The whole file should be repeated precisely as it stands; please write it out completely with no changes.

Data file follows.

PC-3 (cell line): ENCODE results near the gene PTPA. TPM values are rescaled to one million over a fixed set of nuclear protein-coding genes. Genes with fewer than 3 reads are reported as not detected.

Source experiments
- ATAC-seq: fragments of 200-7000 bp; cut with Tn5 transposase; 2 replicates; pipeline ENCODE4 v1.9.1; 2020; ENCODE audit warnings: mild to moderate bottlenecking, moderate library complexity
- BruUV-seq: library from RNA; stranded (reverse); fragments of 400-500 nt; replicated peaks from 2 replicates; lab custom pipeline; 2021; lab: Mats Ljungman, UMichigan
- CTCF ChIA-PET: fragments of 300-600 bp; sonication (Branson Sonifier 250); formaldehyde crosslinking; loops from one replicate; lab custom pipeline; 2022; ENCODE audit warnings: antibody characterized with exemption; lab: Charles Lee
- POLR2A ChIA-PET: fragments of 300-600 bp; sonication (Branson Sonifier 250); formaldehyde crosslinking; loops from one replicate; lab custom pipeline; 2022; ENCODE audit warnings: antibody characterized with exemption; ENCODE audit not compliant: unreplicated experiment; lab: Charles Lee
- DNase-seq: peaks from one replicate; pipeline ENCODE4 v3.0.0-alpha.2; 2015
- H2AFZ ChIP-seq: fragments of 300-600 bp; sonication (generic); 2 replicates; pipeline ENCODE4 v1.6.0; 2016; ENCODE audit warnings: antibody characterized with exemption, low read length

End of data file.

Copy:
PC-3 (cell line): ENCODE results near the gene PTPA. TPM values are rescaled to one million over a fixed set of nuclear protein-coding genes. Genes with fewer than 3 reads are reported as not detected.

Source experiments
- ATAC-seq: fragments of 200-7000 bp; cut with Tn5 transposase; 2 replicates; pipeline ENCODE4 v1.9.1; 2020; ENCODE audit warnings: mild to moderate bottlenecking, moderate library complexity
- BruUV-seq: library from RNA; stranded (reverse); fragments of 400-500 nt; replicated peaks from 2 replicates; lab custom pipeline; 2021; lab: Mats Ljungman, UMichigan
- CTCF ChIA-PET: fragments of 300-600 bp; sonication (Branson Sonifier 250); formaldehyde crosslinking; loops from one replicate; lab custom pipeline; 2022; ENCODE audit warnings: antibody characterized with exemption; lab: Charles Lee
- POLR2A ChIA-PET: fragments of 300-600 bp; sonication (Branson Sonifier 250); formaldehyde crosslinking; loops from one replicate; lab custom pipeline; 2022; ENCODE audit warnings: antibody characterized with exemption; ENCODE audit not compliant: unreplicated experiment; lab: Charles Lee
- DNase-seq: peaks from one replicate; pipeline ENCODE4 v3.0.0-alpha.2; 2015
- H2AFZ ChIP-seq: fragments of 300-600 bp; sonication (generic); 2 replicates; pipeline ENCODE4 v1.6.0; 2016; ENCODE audit warnings: antibody characterized with exemption, low read length